Personal Reflections About the Journey Through Loss
Though off topic in terms of my usual subject matter, this day demands it. The wife of my youth, Nancy, would have turned 67 today had the Lord granted her length of days.
Anniversaries present their own peculiar challenges to the grief process. Her birthday marks the second of these for me. My birthday last month was the first. The next? What would have been our 42nd wedding anniversary this December 21. One at a time.
The content for this post actually crystallized for me on a prayer walk beside Lake Michigan during my bereavement leave. While I don’t consider myself an expert on this subject by any means, losing a son and a bride within the span of three years time tutors one in a way like little else can do.
Perhaps this post may help others navigating what C. S. Lewis likened to the amputation of a limb. I would prefer “limbs.”
My penchant for acrostics carried the day for these five reflections. What can I say? I love this format for remembering content.
G—guard your heart from resentment. Prov. 4:23 warns, “Keep your heart with all vigilance, for from it flow the springs of life.” That’s hard enough to do on the mountain top let alone walking through the valley of the shadow. “The heart knows its own bitterness” (Prov. 14:10).
Few things poison one’s inner being worse than resentment lodged in the heart. I’ve prayed often on the battleground of suffering, “Lord, please protect me from resentment’s assault.”
R—relish the memories of the past. This has helped guard my heart. I’ve determined to focus on the gift of nearly 42 years with a rock-star woman rather than what years we won’t ever enjoy together. I didn’t deserve one day of those we shared anyway.
Normally Nan and I would have spent her birthday on the deck of our Idaho home overlooking the Clearwater Valley. Few things gave me more pleasure than hearing her voice, talking together, wiling away the chill of the night with the fire pit aflame before us.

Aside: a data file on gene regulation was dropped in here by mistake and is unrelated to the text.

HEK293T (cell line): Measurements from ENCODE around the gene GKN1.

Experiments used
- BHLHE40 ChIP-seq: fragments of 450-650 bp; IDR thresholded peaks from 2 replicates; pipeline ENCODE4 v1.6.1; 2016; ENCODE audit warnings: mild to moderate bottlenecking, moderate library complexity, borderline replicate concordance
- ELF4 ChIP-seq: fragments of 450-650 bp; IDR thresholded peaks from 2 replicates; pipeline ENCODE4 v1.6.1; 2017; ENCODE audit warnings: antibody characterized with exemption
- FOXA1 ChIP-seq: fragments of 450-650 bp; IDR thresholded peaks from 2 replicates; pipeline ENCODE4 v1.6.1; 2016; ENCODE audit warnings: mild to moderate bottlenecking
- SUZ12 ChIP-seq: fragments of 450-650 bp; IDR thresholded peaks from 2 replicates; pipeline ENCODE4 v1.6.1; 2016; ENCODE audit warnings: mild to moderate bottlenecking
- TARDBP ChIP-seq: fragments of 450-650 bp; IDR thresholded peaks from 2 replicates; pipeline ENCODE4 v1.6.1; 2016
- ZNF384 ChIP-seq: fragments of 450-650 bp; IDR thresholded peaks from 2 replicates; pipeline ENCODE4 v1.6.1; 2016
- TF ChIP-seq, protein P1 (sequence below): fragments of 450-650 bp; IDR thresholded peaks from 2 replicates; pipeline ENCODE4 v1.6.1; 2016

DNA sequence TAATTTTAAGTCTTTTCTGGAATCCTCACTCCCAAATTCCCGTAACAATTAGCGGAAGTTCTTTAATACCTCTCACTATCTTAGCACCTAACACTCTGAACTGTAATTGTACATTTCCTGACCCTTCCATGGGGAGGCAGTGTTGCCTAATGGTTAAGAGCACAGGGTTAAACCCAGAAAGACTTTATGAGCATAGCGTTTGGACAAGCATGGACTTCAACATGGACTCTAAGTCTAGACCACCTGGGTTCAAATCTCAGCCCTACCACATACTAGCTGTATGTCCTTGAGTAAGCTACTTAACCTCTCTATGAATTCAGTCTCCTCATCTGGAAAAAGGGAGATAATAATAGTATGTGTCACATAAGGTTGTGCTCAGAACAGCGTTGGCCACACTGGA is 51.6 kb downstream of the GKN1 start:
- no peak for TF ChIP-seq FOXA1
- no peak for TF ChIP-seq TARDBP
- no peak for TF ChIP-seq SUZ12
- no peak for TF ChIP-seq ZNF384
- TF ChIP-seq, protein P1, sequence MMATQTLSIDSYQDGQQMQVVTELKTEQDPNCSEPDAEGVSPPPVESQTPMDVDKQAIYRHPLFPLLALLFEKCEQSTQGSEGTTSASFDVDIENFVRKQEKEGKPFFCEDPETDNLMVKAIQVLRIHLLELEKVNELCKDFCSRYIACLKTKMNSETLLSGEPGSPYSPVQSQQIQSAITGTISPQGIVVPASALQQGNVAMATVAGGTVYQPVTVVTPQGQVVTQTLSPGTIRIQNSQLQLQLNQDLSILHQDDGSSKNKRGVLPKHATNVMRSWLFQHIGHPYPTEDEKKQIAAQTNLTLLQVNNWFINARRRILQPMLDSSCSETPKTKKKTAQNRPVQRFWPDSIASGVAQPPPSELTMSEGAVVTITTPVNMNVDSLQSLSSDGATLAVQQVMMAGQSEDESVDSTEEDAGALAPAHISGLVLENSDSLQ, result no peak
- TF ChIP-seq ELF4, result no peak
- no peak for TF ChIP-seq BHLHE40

Psalm 77:11 has sweetly charted my way through these five months–“I will remember the deeds of the Lord . . . your wonders of old.”
I—invite your friends into the process. This has been huge! How grateful I am for brothers and sisters who have wept with me in my weeping (Prov. 12:15).
Withdrawal from others in lament has its place. I’ve needed alone time to process. But isolation presents a slippery slope potentially robbing one of wisely chosen community with those skilled in drawing out the heart (Prov. 20:5).
E—engage your emotions in the present. What a roller coaster! Though honestly grief proved more challenging with Josh’s lost than with Nan’s. Our son passed with no warning; Nancy traveled the valley for months and it happened right before my very eyes. Hospice calls it anticipatory grief.
Still, one never knows when sadness will hijack the feelings. I took a personal day today just so I would have some latitude for dealing with this prospect without the demands of my everyday ministry responsibilities. And how grateful I am for the elders at OGC and her people for granting me twelve weeks bereavement leave for doing the same last summer.
F–faith your way into the future. By God’s grace, I’ve never dropped my shield of faith in my fight with this formidable foe, grief (Eph. 6:16). Perhaps no promise ever means more for leaving the past behind and pressing on into what God has for me in the days ahead than Rom. 8:32. “He who did not spare his own Son but gave him up for us all, how will he not also with him graciously give us all things?”
God has already done the harder thing. Jesus died for me making me His own. How can I conceivably entertain the prospect that He won’t graciously give me absolutely everything I need for the future, even though in His wise and always good providence it no longer includes the once delight of my eyes?